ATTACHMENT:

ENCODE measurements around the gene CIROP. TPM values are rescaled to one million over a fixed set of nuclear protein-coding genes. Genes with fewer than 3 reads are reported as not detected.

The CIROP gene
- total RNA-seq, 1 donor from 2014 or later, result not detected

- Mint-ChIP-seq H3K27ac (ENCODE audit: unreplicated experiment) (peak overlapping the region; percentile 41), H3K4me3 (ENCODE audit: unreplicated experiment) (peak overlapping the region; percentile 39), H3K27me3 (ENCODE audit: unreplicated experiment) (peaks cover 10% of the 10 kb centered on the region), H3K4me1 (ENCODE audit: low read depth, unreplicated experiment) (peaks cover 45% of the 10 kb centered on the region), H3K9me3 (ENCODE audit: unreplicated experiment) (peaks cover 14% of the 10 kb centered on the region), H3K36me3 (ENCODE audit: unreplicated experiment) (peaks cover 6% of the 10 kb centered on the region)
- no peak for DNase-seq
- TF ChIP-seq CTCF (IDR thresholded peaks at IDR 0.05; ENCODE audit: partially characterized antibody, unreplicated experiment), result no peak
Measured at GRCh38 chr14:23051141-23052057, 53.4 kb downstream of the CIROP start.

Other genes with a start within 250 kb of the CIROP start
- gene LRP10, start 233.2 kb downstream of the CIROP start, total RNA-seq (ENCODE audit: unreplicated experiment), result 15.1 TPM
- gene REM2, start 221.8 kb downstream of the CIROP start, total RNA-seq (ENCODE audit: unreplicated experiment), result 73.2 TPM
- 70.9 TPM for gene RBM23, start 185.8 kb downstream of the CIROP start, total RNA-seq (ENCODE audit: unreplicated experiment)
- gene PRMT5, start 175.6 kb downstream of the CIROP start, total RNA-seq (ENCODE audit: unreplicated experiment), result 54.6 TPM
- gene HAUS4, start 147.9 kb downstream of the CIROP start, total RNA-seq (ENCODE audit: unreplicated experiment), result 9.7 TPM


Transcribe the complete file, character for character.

ENCODE measurements around the gene CIROP. TPM values are rescaled to one million over a fixed set of nuclear protein-coding genes. Genes with fewer than 3 reads are reported as not detected.

The CIROP gene
- total RNA-seq, 1 donor from 2014 or later, result not detected

- Mint-ChIP-seq H3K27ac (ENCODE audit: unreplicated experiment) (peak overlapping the region; percentile 41), H3K4me3 (ENCODE audit: unreplicated experiment) (peak overlapping the region; percentile 39), H3K27me3 (ENCODE audit: unreplicated experiment) (peaks cover 10% of the 10 kb centered on the region), H3K4me1 (ENCODE audit: low read depth, unreplicated experiment) (peaks cover 45% of the 10 kb centered on the region), H3K9me3 (ENCODE audit: unreplicated experiment) (peaks cover 14% of the 10 kb centered on the region), H3K36me3 (ENCODE audit: unreplicated experiment) (peaks cover 6% of the 10 kb centered on the region)
- no peak for DNase-seq
- TF ChIP-seq CTCF (IDR thresholded peaks at IDR 0.05; ENCODE audit: partially characterized antibody, unreplicated experiment), result no peak
Measured at GRCh38 chr14:23051141-23052057, 53.4 kb downstream of the CIROP start.

Other genes with a start within 250 kb of the CIROP start
- gene LRP10, start 233.2 kb downstream of the CIROP start, total RNA-seq (ENCODE audit: unreplicated experiment), result 15.1 TPM
- gene REM2, start 221.8 kb downstream of the CIROP start, total RNA-seq (ENCODE audit: unreplicated experiment), result 73.2 TPM
- 70.9 TPM for gene RBM23, start 185.8 kb downstream of the CIROP start, total RNA-seq (ENCODE audit: unreplicated experiment)
- gene PRMT5, start 175.6 kb downstream of the CIROP start, total RNA-seq (ENCODE audit: unreplicated experiment), result 54.6 TPM
- gene HAUS4, start 147.9 kb downstream of the CIROP start, total RNA-seq (ENCODE audit: unreplicated experiment), result 9.7 TPM